One of the most common health risks senior dogs face is canine cognitive dysfunction (CCD) or doggy dementia. This condition poses substantial challenges for pets and pet parents alike. Yet, many dogs suffer from CCD without their owners being aware that their dog is affected.
The Struggle is Real (for you and your dog)
If your senior dog is showing signs of dementia, we understand your struggles. We know it’s heartbreaking to watch your furry friend deal with this disease. Initially, you may think your dog is simply getting old but when they begin pacing, whining, circling, and acting confused, it’s often CCD, not simply aging that’s to blame. The good news is that it’s treatable.
Dan the Lab’s Journey with Doggy Dementia
Dr. Theresa (Terry) Fossum, a seasoned board-certified veterinary surgeon with a wealth of experience in the field of veterinary medicine, affectionately cared for her own aging Labrador named Dan. Around two years ago, she noticed the first signs of cognitive dysfunction in her beloved companion. Dr. Fossum felt helpless as she witnessed her own dog’s cognitive decline.
Unfortunately, like most pet parents, Dr. Fossum found it difficult to find a safe and effective remedy for Dan the Lab. When Dr. Fossum was researching cognitive function support products for Dan, she found several options that “claimed” they could solve Dan’s issues.
She found these companies difficult to trust because they were not created by veterinarians, nor were they backed by science. Moreover, Dr. Fossum had concerns about the side effects of conventional drugs.
The Creation of CogniCaps
To help Dan, Dr. Fossum developed a new product to treat and prevent signs of dementia in dogs. This supplement is a combination of nine ingredients that have been shown to improve brain health. CogniCaps™ has ingredients sourced from conventional Western nutraceuticals and Chinese (holistic) herbals; each ingredient was selected based on relevant research and/or clinical trial evidence of efficacy and tolerability.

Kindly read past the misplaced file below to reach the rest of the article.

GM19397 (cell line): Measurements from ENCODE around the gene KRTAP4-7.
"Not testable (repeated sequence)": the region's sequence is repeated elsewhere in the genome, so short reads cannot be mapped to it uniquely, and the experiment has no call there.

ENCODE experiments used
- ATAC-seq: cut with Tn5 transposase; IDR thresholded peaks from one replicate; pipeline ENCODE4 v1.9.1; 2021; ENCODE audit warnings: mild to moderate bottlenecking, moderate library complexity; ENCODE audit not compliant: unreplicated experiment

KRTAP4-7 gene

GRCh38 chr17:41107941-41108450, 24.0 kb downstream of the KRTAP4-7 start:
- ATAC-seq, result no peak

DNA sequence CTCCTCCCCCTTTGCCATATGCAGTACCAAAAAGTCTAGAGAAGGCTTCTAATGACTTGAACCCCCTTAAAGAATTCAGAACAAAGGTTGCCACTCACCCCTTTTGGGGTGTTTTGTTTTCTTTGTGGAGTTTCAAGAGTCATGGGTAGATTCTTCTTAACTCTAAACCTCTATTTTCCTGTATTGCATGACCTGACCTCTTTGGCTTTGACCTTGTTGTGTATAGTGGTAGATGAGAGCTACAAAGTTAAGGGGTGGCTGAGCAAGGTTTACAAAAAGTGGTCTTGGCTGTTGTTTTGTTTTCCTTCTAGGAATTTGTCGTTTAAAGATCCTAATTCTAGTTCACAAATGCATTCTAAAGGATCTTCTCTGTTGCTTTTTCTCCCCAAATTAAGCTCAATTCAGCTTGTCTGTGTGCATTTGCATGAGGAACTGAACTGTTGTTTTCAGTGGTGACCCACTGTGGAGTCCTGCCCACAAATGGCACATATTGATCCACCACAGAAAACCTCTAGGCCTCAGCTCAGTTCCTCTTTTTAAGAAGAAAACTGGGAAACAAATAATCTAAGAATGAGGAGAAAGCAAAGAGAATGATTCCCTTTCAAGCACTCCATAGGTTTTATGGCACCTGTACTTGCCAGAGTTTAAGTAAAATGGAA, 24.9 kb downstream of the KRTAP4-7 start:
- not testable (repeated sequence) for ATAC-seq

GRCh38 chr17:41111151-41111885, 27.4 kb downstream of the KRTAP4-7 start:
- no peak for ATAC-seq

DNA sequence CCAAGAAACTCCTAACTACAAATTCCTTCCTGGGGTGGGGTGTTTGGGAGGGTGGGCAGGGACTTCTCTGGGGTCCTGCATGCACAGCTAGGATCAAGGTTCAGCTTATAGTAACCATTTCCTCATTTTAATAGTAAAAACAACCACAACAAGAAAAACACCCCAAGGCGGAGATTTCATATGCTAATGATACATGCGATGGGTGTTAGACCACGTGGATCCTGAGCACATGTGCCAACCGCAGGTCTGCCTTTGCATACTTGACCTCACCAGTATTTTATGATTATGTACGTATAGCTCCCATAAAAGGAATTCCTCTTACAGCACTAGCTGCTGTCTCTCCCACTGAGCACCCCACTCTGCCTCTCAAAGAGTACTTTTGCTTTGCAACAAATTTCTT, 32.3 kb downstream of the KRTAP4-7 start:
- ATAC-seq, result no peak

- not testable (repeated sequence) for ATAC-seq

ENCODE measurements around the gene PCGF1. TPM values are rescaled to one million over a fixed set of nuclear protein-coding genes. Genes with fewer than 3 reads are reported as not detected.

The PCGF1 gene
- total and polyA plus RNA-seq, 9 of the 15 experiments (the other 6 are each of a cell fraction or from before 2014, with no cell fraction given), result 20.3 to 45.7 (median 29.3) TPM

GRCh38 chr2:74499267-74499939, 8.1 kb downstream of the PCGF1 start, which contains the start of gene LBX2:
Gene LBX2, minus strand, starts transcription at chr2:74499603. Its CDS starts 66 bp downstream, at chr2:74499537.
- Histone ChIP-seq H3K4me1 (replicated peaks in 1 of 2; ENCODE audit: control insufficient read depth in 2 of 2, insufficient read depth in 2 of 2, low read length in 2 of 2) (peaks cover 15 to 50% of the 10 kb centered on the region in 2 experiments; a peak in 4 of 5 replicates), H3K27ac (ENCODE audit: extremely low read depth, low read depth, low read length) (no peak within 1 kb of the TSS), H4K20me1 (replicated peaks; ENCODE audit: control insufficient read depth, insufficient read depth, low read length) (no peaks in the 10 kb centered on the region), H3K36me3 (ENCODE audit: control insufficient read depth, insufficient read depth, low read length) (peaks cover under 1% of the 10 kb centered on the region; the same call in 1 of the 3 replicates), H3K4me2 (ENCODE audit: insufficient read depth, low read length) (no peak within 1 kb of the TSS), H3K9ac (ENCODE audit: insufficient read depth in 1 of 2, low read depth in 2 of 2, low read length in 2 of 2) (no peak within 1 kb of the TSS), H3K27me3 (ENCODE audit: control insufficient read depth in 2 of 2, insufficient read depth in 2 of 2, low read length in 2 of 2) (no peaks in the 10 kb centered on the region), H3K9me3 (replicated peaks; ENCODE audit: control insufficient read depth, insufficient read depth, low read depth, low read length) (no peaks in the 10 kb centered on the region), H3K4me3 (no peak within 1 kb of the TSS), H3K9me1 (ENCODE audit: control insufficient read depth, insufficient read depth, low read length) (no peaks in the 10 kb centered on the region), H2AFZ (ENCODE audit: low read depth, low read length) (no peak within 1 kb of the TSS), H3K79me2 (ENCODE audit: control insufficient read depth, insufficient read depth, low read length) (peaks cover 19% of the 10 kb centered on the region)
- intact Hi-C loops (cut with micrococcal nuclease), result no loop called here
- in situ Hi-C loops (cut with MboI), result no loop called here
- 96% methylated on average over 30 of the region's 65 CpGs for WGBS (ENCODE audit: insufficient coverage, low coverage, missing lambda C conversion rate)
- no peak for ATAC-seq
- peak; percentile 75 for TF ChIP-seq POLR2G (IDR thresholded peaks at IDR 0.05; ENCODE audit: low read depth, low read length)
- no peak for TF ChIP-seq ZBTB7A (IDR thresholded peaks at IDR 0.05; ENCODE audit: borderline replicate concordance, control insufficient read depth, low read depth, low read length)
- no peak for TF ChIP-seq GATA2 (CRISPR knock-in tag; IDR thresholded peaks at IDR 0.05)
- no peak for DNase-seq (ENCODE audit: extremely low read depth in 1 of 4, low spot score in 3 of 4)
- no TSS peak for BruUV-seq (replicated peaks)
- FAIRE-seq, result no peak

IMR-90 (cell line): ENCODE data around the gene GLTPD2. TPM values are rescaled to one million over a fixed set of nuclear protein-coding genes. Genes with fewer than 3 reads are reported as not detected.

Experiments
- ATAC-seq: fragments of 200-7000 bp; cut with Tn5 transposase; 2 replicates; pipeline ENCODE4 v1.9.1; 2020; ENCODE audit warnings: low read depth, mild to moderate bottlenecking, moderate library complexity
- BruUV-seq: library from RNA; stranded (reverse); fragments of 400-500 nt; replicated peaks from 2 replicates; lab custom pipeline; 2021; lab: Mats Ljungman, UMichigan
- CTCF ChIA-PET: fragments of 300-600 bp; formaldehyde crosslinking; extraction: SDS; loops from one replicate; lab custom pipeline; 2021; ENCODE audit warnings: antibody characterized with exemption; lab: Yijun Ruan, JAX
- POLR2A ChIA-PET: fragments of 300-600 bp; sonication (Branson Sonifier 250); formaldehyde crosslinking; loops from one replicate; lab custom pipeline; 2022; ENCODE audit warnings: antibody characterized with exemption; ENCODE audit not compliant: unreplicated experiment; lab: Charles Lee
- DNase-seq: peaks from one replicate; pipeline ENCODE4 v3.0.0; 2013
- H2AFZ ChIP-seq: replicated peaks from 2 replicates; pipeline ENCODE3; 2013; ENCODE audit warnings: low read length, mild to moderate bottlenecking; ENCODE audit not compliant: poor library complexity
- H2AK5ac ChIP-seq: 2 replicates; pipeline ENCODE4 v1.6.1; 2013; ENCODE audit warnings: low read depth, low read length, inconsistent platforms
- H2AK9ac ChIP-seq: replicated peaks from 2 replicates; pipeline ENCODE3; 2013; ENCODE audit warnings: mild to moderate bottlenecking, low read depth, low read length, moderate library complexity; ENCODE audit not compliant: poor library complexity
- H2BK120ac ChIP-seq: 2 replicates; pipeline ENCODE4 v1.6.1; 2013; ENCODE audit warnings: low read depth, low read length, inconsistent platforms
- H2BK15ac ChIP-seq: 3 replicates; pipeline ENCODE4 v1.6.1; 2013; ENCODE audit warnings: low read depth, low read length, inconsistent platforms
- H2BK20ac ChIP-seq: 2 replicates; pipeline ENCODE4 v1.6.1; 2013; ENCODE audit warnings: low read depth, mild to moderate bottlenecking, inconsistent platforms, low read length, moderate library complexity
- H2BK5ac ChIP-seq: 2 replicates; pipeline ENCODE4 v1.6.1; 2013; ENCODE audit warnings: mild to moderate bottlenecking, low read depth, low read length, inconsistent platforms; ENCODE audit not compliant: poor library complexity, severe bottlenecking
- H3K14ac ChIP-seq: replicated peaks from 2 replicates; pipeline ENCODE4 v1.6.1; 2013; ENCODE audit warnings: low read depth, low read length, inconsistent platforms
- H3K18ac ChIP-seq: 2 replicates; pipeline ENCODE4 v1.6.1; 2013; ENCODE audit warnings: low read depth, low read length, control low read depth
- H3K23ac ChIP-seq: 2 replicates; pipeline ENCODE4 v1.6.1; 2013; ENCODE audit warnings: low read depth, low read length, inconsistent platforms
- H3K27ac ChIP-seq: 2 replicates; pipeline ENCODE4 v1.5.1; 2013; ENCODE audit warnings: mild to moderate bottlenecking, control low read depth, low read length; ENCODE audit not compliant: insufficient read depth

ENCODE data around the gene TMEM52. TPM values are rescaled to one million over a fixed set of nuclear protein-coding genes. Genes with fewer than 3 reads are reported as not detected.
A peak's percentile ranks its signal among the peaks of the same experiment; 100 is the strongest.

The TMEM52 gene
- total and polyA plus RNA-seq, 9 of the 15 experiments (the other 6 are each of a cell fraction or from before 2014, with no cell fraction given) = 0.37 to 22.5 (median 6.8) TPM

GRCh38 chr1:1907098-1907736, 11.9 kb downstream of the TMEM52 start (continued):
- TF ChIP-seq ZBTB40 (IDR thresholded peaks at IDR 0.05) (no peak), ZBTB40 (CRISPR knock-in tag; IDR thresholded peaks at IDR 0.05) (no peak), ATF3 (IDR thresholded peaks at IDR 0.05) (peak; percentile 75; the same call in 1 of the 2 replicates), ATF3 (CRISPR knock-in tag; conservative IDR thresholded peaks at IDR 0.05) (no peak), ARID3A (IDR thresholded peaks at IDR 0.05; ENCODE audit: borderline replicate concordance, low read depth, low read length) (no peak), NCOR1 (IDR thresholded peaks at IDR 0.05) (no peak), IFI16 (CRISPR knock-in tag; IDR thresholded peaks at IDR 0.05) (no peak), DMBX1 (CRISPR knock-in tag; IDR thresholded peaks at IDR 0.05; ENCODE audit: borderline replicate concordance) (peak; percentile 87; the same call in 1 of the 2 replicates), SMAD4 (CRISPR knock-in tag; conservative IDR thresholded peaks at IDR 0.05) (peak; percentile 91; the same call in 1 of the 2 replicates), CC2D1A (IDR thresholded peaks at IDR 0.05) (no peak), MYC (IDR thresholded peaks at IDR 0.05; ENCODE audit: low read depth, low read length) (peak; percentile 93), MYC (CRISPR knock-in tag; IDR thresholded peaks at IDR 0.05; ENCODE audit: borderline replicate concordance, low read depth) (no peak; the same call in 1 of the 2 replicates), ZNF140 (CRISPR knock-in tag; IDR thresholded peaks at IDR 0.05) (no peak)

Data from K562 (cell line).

No, Humans Can’t Take CogniCaps, It’s for Your Dog!
Our CogniCaps supplement was designed to enhance a dog’s brain function and brain activity while supporting cognitive function and nerve cell conduction. If you think your dog might be showing signs of doggy dementia, you can fill out Dr. Fossum’s survey to find out.
This is a recent testimonial that we received:
“Just want to express gratitude for a great product that works. Rosie’s ‘sundown’ symptoms are almost 95% managed. Rosie used to climb on me, dig, and bark at different times of the day and night (mostly night). Now she may have some symptoms about 2x month, but nothing like before. She will dig and maybe move from room to room till she falls asleep.” Thank you, Maria V.
Consider Dr. Fossum’s Pet Care for Your Dog’s Needs
If your dog is suffering from a serious condition like CCD, they deserve the best care possible. Dr. Fossum’s Pet Care provides supplements you can trust because they are made by and recommended by veterinarians. Using Dr. Fossum’s CogniCaps could help your dog live a happier and healthier life.
In Addition to CogniCaps™, What Else Can I Do for My Dog with CCD?
Cognitive enrichment, such as regular exercise, social interactions, and the introduction of new toys, has been shown to improve cognitive function in dogs with CCD and prevent or delay cognitive decline in dogs as they age. Examples of cognitive enrichment activities for dogs include puzzle toys, scent games, hide-and-seek, clicker training, and interactive feeding methods. It’s essential to tailor these activities to your individual dog’s preferences, capabilities, and physical health. Your dog is an intelligent and curious animal and providing them with opportunities to use their mind can have numerous benefits, especially as they age.
What Should I Feed My Dog with CCD?
In both human Alzheimer’s disease (AD) and dog CCD, diet choices and dietary supplements have a substantial impact on the development and progression of cognitive decline. Both dietary risk factors and preventive factors have been identified for AD in people, and these are suspected to be similar in CCD.
Diets enriched with carnitine, lipoic acid, long-chain omega-3 polyunsaturated fatty acids, vegetable-based carotenoids, vitamin E, and vitamin C may be beneficial. Medium chain triglycerides (MCTs) may also help as they provide an alternative energy source for the brain in cognitively impaired dogs. There are several commercial diets available that contain some of these dietary supplements.
Some naturally occurring phytochemicals such as curcumin appear to hold promise as treatment options for CCD. Oral S-adenosylmethionine (SAMe) was shown to be effective in improving clinical signs of mental decline in dogs with CCD in a randomized, placebo-controlled study. Phosphatidylserine, a membrane phospholipid, showed some efficacy in improving cognitive function in dogs with CCD in several clinical trials.